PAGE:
Listening is Learning: Eid Al-Adha Dinner Celebration

Listening is Learning: Eid Al-Adha Dinner Celebration

To better understand differences of culture and to eradicate bigotry, one ought to make an attempt to actively listen and try to acquaint themselves with a community. On Sept. 20, the University of Redlands hosted an event in celebration of Eid, one of the major Islamic holidays. Although the actual date of Eid was in the beginning of Sept. before school commenced, the event was held late in order to give the the university an opportunity to celebrate.


Eid Al-Adha is a special Muslim holiday that emphasizes family, solidarity, and kinship. Traditionally, people will often kindly greet each other by saying “Eid Mubarak” which means “blessed Eid.” The hosted dinner was a representation of what an Eid Al-Adha dinner would consist of normally, but the actual holiday includes gift giving, spending time with family and loved ones and the sacrifice of an animal.


At the dinner, there were multiple speakers who provided insight on the holiday as well as the Islamic faith. The city of Redlands, as well as the U of R, has a significant Islamic community that is underrepresented, especially when looking at the scarcity of places for worship in the area. The nearest place for prayer in the city is the Redlands Islamic Center, which is in Loma Linda, and the only place for worship within miles of the city.


The difficulties that many Muslims face is often rooted in Islamophobia, a prejudice that has become unfortunately present in America, and has also worked its way into political platforms. Some conservative media outlets have fueled this prejudice, ridiculing the religion itself and practicing Muslims. For some Muslims, it has become increasingly difficult to combat feelings of alienation once President Trump enacted a travel ban on many Arab and Middle Eastern countries. Because stereotypes and islamophobia act as barriers to Muslims in our society today, overcoming those obstacles was a theme discussed at the Eid dinner. We heard multiple stories from volunteering speakers explaining how they practice Islam, and how they celebrate the holiday. In Islam, it is recommend for everyone to give at least ten percent of their income to charity, and Eid is a day where generosity is promoted. Along with generosity, sharing meals and exchanging greetings or “salaams” to the community is looked upon kindly.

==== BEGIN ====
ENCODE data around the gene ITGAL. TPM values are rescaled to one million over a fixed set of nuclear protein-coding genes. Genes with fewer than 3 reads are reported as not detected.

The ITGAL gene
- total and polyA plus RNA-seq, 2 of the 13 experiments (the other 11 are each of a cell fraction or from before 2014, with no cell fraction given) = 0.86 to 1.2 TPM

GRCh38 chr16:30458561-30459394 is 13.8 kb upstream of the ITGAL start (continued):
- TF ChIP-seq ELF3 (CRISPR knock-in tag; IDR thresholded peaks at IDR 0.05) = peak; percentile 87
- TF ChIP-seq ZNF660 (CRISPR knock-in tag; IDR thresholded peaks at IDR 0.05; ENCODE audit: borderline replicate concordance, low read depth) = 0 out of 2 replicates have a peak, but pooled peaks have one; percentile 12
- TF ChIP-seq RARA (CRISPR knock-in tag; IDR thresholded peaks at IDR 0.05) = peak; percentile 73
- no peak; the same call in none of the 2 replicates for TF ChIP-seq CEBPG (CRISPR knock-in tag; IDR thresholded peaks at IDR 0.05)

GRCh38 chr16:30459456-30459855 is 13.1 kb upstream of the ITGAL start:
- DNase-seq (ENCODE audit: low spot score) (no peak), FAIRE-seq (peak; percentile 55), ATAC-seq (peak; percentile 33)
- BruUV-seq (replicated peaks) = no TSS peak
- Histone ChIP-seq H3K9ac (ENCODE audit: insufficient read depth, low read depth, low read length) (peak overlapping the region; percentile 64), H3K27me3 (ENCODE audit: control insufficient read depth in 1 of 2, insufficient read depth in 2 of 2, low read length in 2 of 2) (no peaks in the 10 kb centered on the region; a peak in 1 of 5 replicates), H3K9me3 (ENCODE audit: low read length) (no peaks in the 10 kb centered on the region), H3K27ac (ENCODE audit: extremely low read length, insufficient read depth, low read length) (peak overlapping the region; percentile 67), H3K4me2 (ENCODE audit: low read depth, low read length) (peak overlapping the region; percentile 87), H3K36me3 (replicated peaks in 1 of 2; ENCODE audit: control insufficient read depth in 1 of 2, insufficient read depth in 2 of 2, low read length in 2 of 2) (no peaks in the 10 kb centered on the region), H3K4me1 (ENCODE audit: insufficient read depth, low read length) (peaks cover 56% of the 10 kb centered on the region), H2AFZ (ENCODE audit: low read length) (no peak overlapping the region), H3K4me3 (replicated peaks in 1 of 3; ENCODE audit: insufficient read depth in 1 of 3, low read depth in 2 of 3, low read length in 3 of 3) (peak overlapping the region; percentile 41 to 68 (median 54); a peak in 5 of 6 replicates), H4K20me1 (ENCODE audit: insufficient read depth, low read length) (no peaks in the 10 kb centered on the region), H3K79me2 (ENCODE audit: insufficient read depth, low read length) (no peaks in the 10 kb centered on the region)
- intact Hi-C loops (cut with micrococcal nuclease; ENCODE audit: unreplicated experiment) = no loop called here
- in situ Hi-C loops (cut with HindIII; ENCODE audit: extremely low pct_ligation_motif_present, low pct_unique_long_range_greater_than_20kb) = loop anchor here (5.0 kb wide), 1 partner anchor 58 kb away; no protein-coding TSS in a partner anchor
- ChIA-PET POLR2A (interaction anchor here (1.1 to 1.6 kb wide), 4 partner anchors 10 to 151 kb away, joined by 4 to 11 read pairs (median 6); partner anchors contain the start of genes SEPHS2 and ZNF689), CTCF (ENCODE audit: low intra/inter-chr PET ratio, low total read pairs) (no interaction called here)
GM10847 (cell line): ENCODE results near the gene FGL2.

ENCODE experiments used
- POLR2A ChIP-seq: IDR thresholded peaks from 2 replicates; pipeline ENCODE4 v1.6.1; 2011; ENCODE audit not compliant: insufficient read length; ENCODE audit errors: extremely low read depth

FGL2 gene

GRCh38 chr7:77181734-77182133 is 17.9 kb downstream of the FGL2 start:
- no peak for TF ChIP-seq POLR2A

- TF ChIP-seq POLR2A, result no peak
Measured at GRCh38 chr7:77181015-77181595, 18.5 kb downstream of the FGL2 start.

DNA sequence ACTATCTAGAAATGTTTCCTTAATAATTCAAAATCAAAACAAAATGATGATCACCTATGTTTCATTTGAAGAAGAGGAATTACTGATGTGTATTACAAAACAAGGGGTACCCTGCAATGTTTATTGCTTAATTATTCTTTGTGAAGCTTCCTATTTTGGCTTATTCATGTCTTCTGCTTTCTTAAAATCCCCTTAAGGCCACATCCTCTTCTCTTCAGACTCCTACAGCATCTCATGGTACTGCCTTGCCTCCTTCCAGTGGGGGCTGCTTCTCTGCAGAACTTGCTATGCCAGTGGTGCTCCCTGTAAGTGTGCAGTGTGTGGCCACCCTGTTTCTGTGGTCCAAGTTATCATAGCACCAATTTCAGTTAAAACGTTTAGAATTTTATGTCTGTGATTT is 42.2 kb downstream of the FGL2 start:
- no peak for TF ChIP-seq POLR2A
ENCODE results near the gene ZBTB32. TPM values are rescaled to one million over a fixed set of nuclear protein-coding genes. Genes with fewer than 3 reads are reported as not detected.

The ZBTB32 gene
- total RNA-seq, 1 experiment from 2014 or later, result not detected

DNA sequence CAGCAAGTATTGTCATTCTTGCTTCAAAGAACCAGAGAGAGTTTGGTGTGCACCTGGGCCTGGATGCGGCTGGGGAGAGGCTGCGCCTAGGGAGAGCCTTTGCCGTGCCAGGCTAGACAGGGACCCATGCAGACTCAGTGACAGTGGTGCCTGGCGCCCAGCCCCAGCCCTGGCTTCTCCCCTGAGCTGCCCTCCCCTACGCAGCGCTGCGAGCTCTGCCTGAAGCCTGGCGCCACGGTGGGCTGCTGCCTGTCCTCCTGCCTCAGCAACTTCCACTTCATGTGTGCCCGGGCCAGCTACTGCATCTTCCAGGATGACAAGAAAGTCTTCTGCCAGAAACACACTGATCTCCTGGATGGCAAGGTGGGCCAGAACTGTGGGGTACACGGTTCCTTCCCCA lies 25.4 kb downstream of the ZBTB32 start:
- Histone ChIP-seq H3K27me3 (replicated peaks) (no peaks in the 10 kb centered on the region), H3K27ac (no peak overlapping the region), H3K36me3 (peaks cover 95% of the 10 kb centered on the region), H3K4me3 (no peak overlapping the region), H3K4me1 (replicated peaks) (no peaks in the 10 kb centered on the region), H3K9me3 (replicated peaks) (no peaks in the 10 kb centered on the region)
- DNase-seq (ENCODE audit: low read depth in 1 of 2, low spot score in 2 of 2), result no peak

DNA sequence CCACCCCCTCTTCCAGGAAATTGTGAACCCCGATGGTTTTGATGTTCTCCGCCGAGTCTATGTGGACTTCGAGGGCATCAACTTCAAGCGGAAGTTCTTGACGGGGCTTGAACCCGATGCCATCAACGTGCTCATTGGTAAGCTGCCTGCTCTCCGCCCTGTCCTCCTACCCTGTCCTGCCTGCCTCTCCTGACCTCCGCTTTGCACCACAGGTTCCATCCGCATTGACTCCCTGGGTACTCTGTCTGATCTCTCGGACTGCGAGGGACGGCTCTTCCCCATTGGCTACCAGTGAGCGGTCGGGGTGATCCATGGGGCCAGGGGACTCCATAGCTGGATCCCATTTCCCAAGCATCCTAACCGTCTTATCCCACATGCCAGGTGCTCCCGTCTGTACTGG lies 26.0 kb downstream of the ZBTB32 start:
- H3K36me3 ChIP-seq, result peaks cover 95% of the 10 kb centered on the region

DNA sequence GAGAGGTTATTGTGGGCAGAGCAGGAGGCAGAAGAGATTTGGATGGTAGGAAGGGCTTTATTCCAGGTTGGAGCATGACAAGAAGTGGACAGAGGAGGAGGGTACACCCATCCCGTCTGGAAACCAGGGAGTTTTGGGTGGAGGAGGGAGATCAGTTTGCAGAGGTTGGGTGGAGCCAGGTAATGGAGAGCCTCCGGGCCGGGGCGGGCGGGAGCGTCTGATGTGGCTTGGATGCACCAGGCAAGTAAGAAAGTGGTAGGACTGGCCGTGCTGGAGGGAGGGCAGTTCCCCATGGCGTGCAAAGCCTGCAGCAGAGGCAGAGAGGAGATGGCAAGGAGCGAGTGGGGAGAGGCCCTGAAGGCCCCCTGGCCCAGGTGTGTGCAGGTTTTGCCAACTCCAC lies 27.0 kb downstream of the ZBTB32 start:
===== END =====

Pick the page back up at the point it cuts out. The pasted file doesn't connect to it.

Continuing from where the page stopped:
Eid follows Ramadan, the ninth month of the Islamic calendar where Muslims fast while the sun is out. The purpose of Ramadan is to practice mindfulness of actions throughout the day, and experience the hardships of the impoverished first hand. Ramadan goes on for a month and is then followed by Eid Al-Fitr, another Muslim holiday, marks the end of Ramadan with a time to eat and be with family. Muslim holidays such as these demonstrate that the value of mindfulness and solidarity is heavily embedded in the Islamic faith. Although Islam practices mindfulness and values community, some stereotypes that plague our society deprecate the Muslim people. Islam is practiced peacefully all throughout the world by a great population of Muslims, some of whom were present at the dinner.

Hiba Salih, University of Redlands sophomore, was one of the speakers at Eid. She describes, Islam as a religion of peace, despite all of the stereotypes and negative representation of the faith in media. Salih shared that as a Muslim woman, you face even more obstacles and are subjected to even more stereotypes. This is why she is an advocate for feminism, especially for marginalized individuals.


It was stated at the dinner that Islamophobia continues to grow throughout the nation. Despite what may be represented in the media or what politicians may say, Islamic scripture promotes peace. One of the speakers at the dinner explained that the best way for one to turn away from their stereotypical views of Islam is to personally know one who practices the faith.


“Actively listening is learning, and it is crucial to listen to each others narratives and let those who did not have a voice tell theirs,” Salih explained. “Listening to people’s narratives does not mean you have to completely understand what we are going through, struggles regarding identity need to be validated and supported, not compared.”


photos contributed by story author, Blue Andrade